While we were waiting for the “elusive” Great Gray Owls in Eastern Oregon, we decided to take in the Owl’s habitat and photograph the surroundings. In one of the areas where the Forest Service had set up platforms for the Owls to nest, we found a few snags that were housing some Pygmy Nuthatches.
A cavity nesting bird, they like to use abandoned woodpecker holes and other cavities to raise their young. Feeding all the hungry mouths is a 2 parent effort. The male and females were constantly darting in to the nest with bugs they gleaned from nearby trees, and when exiting carrying out the young’s fecal sacs. This could happen up to a few times per minute.
After a few minutes you will notice a pattern. Insects are more active when it is warm. So when the sun comes out, the parent activity of coming and going from the nest picked up. This also made ideal light for photography. So when you had good light, you had good photography. Now wasn’t that convenient?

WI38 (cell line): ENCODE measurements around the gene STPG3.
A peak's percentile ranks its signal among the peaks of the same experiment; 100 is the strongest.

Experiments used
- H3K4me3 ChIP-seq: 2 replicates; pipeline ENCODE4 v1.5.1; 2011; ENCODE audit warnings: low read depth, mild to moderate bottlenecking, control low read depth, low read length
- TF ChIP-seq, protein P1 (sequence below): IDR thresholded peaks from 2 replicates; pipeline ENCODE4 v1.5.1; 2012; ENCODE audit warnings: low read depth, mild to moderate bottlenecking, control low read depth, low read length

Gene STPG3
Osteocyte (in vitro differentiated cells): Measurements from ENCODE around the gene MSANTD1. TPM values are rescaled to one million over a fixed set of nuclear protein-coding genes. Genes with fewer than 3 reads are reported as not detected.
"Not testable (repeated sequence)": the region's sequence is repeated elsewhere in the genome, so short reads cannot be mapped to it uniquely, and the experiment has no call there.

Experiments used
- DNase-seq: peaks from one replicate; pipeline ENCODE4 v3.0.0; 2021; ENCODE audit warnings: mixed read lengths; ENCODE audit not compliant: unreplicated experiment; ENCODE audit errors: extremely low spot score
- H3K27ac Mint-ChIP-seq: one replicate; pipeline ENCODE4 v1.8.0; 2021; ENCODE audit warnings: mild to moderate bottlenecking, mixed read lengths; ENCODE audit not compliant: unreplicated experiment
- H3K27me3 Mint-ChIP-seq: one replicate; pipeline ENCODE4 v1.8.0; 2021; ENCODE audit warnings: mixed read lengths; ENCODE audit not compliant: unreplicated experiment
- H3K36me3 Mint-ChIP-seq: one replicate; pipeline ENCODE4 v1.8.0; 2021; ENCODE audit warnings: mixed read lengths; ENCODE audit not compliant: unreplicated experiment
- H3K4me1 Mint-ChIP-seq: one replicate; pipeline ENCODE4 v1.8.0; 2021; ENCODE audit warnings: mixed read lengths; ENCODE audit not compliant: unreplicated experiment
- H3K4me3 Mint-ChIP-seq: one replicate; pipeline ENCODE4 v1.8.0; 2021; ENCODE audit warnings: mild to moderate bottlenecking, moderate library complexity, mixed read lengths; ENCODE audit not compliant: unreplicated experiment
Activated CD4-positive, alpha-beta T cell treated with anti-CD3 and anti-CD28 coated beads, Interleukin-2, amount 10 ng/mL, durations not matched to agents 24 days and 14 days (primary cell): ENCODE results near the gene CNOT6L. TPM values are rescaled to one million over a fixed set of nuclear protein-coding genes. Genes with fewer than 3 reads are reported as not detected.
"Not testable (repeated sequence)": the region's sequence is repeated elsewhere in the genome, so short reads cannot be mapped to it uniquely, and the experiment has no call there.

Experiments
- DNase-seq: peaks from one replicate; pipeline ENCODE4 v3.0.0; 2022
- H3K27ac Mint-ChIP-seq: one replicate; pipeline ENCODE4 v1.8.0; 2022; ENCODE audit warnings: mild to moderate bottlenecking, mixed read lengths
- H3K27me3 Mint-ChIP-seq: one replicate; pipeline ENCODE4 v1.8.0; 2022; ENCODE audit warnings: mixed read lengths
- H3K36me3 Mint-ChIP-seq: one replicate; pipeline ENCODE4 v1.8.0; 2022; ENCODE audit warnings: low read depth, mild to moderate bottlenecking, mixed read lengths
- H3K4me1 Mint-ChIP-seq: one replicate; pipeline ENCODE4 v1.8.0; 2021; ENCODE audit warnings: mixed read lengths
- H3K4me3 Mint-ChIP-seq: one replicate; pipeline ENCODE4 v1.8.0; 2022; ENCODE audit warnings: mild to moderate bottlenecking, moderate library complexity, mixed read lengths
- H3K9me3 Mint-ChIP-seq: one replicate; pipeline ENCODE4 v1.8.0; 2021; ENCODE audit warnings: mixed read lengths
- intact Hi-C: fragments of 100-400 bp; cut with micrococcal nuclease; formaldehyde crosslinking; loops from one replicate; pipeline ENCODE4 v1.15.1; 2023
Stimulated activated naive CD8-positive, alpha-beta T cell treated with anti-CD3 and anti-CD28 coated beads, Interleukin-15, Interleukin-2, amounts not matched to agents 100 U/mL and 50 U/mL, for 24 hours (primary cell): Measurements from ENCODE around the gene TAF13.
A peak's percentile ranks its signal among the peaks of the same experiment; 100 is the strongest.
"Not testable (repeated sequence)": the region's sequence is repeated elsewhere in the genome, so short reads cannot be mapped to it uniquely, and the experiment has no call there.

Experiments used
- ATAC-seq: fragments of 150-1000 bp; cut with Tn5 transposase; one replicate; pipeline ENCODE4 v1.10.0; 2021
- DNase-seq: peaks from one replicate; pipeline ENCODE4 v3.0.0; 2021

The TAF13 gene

Not having the owls to photograph, this gave me the opportunity to improve my skills, work on gesture, and figure out the best position to capture the activity. I decided I wanted a side perspective to the cavity. Being directly in front would either give me a black hole of the backside of the bird. Neither were interesting. From the side, I could try to get a flight shot (boy these guys are fast), or capture some great biology of the parents working together.
You needed a fast shutter and long glass to capture this activity. The Pygmy Nuthatch is only the size of your thumb. Getting close and isolating the subject, I used the Nikon D5 with the Nikkor 800mm with Nikkor TC-14E III teleconverter. And so you know, I get all my gear from B&H Photo which has taken care of me well over the years.